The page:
A Judge Who Can’t Say What a Woman Is Should Not Sit On Our Highest Court

Written by Luke Mueller

The confirmation hearings in the U.S. Senate Judiciary Committee for Judge Ketanji Brown Jackson have been a relatively peaceful affair. In comparison to the ruthless attacks on Justice Brett Kavanaugh and Justice Amy Coney Barrett, there has been relative civility surrounding the D.C Court of Appeals judge. While it is likely that Judge Ketanji Brown Jackson will be confirmed, it is good to take a dive into her actual rulings and responses to questioning, not just her resume.

Jackson’s stance on abortion has been problematic for most conservatives. In the hearing, she referred to Roe v. Wade as “the settled law of the Supreme Court,” while later acknowledging that if Dobbs v. Jackson overturned Roe then it, too, would be treated as precedent.

But in 2001, Jackson was involved in a Massachusetts case dealing with pro-life counselors and their right to assemble outside of abortion centers. She co-authored a decision that allowed the creation of a “buffer-zone” between the counselors and the women entering the clinics.

Conservatives have also expressed concern over loud support for Jackson from pro-abortion groups such as Planned Parenthood and the National Abortion Rights Action League (NARAL). A statement from Planned Parenthood stressed that “Judge Jackson will play a crucial role in the direction the court takes in the future.”

Among the concerned is U.S. Senator John Cornyn from Texas, who asked why far-left groups such as Demand Justice have publicly supported Judge Jackson’s nomination. Demand Justice is a progressive activist group whose purpose is to add more justices to the U.S. Supreme Court. With a court packed by the pro-abortion Biden administration, positive abortion reform at SCOTUS would become virtually impossible for a generation.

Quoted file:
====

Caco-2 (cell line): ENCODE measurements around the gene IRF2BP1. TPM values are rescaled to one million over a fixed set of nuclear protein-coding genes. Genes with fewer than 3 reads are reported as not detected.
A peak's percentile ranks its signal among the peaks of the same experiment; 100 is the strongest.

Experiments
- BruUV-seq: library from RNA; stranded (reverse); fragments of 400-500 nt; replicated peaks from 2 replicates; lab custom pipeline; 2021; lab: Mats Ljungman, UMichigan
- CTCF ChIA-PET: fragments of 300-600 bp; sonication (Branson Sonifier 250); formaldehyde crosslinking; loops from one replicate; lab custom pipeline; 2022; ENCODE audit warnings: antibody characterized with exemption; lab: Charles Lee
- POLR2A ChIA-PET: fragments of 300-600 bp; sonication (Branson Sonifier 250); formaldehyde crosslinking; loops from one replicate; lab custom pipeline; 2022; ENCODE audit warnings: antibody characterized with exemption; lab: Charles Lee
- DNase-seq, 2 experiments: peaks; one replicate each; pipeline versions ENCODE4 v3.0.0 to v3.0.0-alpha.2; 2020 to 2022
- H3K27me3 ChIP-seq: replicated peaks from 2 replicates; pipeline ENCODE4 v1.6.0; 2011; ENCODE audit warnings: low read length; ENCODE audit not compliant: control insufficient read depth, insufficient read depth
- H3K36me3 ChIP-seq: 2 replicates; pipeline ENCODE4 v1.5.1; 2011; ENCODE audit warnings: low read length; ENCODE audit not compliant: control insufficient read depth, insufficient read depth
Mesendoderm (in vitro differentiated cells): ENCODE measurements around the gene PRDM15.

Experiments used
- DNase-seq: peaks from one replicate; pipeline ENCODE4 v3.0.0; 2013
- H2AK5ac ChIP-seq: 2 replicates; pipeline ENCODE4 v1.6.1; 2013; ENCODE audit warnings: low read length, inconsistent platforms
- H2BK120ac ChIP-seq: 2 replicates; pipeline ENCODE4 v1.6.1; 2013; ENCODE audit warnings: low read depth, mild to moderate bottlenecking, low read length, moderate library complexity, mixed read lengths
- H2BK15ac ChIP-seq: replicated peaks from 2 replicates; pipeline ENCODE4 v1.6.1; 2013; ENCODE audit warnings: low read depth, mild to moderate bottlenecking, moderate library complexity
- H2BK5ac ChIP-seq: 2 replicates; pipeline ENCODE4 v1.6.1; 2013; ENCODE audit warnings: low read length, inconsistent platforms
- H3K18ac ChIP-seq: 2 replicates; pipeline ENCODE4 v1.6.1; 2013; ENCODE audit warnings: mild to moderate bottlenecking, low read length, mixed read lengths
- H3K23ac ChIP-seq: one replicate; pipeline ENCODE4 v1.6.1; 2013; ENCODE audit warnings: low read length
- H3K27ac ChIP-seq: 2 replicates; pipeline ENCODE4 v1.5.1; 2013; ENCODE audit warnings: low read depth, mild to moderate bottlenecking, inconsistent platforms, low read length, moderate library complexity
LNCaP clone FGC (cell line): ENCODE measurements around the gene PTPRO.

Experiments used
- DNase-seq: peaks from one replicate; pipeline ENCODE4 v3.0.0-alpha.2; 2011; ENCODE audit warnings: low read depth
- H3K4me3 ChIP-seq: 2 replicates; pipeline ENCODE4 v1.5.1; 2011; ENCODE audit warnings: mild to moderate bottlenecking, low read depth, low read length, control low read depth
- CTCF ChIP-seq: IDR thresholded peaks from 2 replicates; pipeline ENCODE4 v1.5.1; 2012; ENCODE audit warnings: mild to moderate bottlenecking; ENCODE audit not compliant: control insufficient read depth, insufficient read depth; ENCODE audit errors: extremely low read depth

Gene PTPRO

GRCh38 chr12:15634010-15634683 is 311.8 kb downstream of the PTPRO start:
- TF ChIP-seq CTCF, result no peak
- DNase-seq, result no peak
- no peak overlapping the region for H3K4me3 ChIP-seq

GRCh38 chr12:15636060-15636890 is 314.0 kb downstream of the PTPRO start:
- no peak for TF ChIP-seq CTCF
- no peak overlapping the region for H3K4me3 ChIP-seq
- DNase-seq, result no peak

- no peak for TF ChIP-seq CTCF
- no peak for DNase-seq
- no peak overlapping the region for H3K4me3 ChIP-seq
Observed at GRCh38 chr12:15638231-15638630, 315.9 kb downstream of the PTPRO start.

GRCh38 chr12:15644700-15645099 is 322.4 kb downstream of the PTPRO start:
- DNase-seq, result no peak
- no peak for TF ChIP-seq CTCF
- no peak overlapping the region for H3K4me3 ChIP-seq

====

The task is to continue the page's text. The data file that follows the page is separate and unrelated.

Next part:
Perhaps most concerningly, when asked about the definition of a woman by U.S. Senator Blackburn (R-Tennessee), Judge Jackson refused to give a straight answer. Should a Judge who cannot define what a woman is be allowed to preside over cases dealing with gender, sexual identity, and abortion? Behind Judge Jackson’s impressive paper qualifications lies what seems to be an entrenched progressive ideology, committed to the recent fabrication that “man” and “woman” are culturally constructed concepts, instead of God-given biological realities.

Throughout the hearing, Ketanji Jackson has said many of the “right” things. She has proclaimed that the Dobbs case could overturn existing abortion precedentShe has stated that she would interpret the constitution as it was originally written. She has expressed love and support for the police. Perhaps all of this is true. Sadly however, if we look at the progressive view of the court, as an institution that legislates morality instead of interpreting the Constitution, it seems likely that Judge Jackson’s comments on abortion and failure to define a woman, rather than her paper qualifications, can tell us more about her likely future on the Court if her nomination succeeds.

A hallmark of conservative Justices on the U.S. Supreme Court is that they are committed to the U.S. Constitution above conservatism, sometimes disappointing conservative voters. Although this may be frustrating to conservatives, it demonstrates that they judge on principle, and not policy. An NPR report found that progressive-leaning justices stuck together in their voting patterns while conservatives appeared to vote more independently. Conservatives like the late Justice Scalia, Justice Thomas, and Justice Alito base their decisions in what the U.S.  Constitution says, not what society feels. Ketanji Brown Jackson has not shown any willingness to step outside progressive groupthink to protect the unborn and defend the uniqueness of womanhood. Therefore, her nomination to the U.S. Supreme Court should be stalwartly opposed.

This article was originally published by the Minnesota Family Council.